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On Friday 21 November 2008, Michal Cizmazia wrote:
> -- What do you think about the following object-oriented approach,
> -- in which a function is used to create an object using closures?
> -- I am looking forward to your responses.
> -- Michal Cizmazia

as i see it, compared with the more common metatable methods:

 - you can pass 'methods' as parameters to other (non-aware) functions.

 - higher memory  footprint, increases with number of object instances
 - slower object instantiation
 - uses '.' instead of ':' (others will see this one as a pro, it's a matter 
of taste)

both Python and JavaScript do something similar to this, precisely because 
it's the only way to get a method as a function (closure) value.  In both 
cases they do it lazily, transforming the 'method' in the 'class' (or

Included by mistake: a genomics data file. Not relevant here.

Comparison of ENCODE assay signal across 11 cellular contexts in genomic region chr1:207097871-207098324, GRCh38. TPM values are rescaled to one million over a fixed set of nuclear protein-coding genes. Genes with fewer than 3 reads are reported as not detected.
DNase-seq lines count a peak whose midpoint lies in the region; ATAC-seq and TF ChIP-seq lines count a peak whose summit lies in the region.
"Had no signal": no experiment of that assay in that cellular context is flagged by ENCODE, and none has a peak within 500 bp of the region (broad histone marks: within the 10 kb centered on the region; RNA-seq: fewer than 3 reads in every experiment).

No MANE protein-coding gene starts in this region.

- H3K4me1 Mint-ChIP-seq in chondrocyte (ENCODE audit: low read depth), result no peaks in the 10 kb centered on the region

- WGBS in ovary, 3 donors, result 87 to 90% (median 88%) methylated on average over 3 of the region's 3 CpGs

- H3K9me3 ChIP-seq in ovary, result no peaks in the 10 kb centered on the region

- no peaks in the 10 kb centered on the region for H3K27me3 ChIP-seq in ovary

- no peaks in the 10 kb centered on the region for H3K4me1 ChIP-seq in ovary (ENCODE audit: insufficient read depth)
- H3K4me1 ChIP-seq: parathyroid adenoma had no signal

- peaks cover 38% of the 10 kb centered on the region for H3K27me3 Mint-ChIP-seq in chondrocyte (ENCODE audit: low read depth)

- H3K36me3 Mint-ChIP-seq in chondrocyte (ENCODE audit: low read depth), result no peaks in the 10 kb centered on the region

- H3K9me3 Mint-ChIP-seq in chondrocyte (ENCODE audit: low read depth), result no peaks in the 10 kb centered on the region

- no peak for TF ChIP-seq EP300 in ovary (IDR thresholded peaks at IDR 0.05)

prototype) into a closure when needed.

I believe (without real proof) that it's a non-trivial contributor to these 
languages (current) slowness and complexity of an optimising JIT.

IMHO, this is one of the biggest strengths of Lua: not having a 'set in stone' 
OOP mechanism lets the users (us) choose the best model for each situation 
without having to carry the overhead when you don't need it.  that also means 
that you're free to use this method if you like it better without any 
negative impact to other users.  interestingly, Lua's well-designed set of 
primitives even makes it easy to interoperate between different OOP methods 
(at least if you don't need to inherit between 'families')


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